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Thursday, August 18, 2022

Learning love, faith and acceptance from my parents

My parents were bold outliers in a world where silence and tolerance of bigotry turns into tacit acceptance and approval.

As we get ready to celebrate the wedding anniversary of two bold humans with unmatched empathy, I find myself in awe of Mom (and Dad, whom she sounds more and more like today) as deeply now as I was as a kid.

After 47 years of of life, I have many endearing memories of my parents. Winding through and colouring them all is the immense feeling of gratitude I have for the constellations and stars, the planetary movements, and the human intersection in their crossroads that led to my birth in the Saran home in Delhi. My good fortune to have been a child to my incredible parents and through them having been blessed with remarkable extended families. Families that socialised me early in life for handling whatever the world sent my way.

Fifty-three years ago, on October 7, my parents were married. A love marriage in a society where arranged marriages were the norm. An inter-caste marriage, too — two families from regions of India that are proud of their marked differences. A Punjabi woman and a UP-wallah man, they made a most incredible couple and even more brilliant parents. They ignored the murmurs of disapproval and unkind gossip that followed their marriage. They encouraged their children to step above such simplistic narrow-mindedness and forgive the perpetrators as being misguided, not malicious. But in our home’s privacy, they acknowledged the damaging behaviour, the smallness of actions, and the lack of civility in the message that came with the insults directed at us. They encouraged us to rise above and forgive the wrongdoer, to remember our hurt and use it as our moral compass when we saw others being impugned as we were. For that tutelage, I thank my parents daily. They were bold outliers in a world where silence and tolerance of familial wrongs often turns into tacit acceptance and approval of bigotry, sowing seeds of hatred and robbing society of decency and cohesive civility.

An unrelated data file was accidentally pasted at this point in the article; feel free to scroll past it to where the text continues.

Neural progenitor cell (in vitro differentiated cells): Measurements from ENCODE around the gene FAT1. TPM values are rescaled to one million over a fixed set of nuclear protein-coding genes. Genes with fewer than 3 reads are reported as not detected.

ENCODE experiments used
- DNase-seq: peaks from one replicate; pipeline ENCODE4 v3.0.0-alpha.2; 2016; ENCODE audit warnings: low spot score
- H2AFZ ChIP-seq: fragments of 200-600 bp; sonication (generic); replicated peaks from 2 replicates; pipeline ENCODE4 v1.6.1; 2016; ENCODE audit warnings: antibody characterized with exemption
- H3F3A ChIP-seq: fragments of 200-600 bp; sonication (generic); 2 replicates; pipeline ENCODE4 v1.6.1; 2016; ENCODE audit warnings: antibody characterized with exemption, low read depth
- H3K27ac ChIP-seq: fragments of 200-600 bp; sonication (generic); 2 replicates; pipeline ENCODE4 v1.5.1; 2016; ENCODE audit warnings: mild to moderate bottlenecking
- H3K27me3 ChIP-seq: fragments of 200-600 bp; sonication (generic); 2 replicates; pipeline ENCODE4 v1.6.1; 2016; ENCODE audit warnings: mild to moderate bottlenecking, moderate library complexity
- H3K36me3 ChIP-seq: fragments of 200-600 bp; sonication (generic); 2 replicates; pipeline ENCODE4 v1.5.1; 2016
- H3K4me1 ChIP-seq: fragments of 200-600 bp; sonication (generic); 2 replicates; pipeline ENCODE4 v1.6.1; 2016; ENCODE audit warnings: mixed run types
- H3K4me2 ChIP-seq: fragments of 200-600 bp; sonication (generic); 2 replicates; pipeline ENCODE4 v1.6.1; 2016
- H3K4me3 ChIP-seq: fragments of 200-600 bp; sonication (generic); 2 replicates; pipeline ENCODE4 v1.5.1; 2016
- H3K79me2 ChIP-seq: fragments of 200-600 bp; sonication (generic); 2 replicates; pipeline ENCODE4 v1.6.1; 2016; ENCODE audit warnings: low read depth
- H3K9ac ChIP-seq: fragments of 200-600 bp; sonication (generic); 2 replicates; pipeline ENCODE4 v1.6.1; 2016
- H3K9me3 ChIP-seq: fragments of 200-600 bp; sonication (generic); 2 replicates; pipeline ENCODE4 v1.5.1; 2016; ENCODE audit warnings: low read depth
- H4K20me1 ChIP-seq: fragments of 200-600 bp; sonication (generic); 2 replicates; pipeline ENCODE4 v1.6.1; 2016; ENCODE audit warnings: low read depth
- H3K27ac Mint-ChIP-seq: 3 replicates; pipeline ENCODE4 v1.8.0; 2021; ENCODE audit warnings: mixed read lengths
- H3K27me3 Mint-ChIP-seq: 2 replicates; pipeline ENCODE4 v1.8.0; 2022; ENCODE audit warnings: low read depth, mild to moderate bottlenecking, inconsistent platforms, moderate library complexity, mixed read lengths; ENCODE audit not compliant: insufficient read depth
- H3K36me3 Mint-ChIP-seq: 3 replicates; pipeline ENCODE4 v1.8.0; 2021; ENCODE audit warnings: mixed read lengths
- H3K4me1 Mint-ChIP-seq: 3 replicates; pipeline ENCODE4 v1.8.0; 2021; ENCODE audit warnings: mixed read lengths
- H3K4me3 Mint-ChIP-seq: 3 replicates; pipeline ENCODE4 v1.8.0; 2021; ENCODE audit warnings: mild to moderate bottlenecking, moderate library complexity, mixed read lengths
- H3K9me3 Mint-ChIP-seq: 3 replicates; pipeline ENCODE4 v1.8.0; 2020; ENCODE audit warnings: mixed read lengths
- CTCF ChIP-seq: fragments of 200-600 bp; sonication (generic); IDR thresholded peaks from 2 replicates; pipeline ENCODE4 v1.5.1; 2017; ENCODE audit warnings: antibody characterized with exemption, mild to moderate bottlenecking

Across our four ancestral units between the two parents, ours was a rare household where religious holidays of the Hindu calendar were celebrated as if we were living in the 19th century. My parents and grandparents were believers, but in a most agnostic way. To my parents, festivals and religious holidays — of all faiths — were moments to teach us and our relatives and friends the customs and traditions of yore. They even kept alive recipes that would otherwise have easily gotten lost. These times were celebrations of life and living, of sharing and caring and, most importantly, moments to cook and feed, indulge mindfully, respect traditions past, and engage with them as authentically as our present times could afford. Religion was not dogmatic in their hands. Prayer was a way of being and growing. Growth that they hoped would make us better versions of ourselves with each day we lived, each act we committed. Their mindset and adherence to old traditions made us some of the more popular school kids. Beloved, not because of our academic performance, but because we strove to respect others and put their needs ahead of our own.

“You are Hindu! There are no prescriptions or rituals that a Hindu must perform. Hinduism is about having peace and serenity in your mind by leading a life of dharma (conscience) and reaching a realisation that all conscious beings are one and equal. This enables you to grow out of groups and isms into a world where we are all one family and the world a global village. This is Hinduism. It is practised through thought, word and deed.” With these words, penned to help us understand religion at a tender age, my mother freed us from the tyranny of empty ritual and connected us with the planet at large. If one person suffers, we all suffer. If one goes hungry, we all go hungry. My parents taught me that I must give of myself to protect the world beyond my safe space. That, regardless of who joins me, there may come a time when I will be compelled to step out, alone, and effect change. Unbeknownst to me, my parents made me a member of civil society.

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Papa is no more, but mom has found even more of her own voice. A voice that mirrors Papa’s in both clarity and content, in daring and humanity. A relative recently said to her, half-jokingly, “I didn’t know you had your own personality and thoughts!” For mom, soulmates with syncretic beliefs didn’t both need to speak — it was smarter for one to take the back seat. When Papa was alive, mom was content to let him shine. She’s always been secure in her own intellect and had no need to push her way into the spotlight.

As we get ready to celebrate the wedding anniversary of two bold humans with unmatched empathy, I find myself in awe of Mom (and Dad, whom she sounds more and more like today) as deeply now as I was as a kid. I also find her words, selfless living, and inclusive, generous spirit a poetically human example of what Bhagavad Gita and Krishna’s teachings are all about. She’s the living embodiment of “the hands that serve are holier than the lips that pray”, although she does both in great measure. When we can live with such values, we can learn to embrace and accept the other and truly be global citizens of a 21st-century world void of the isms that divide us.

First published on: 04-10-2020 at 06:30:36 am
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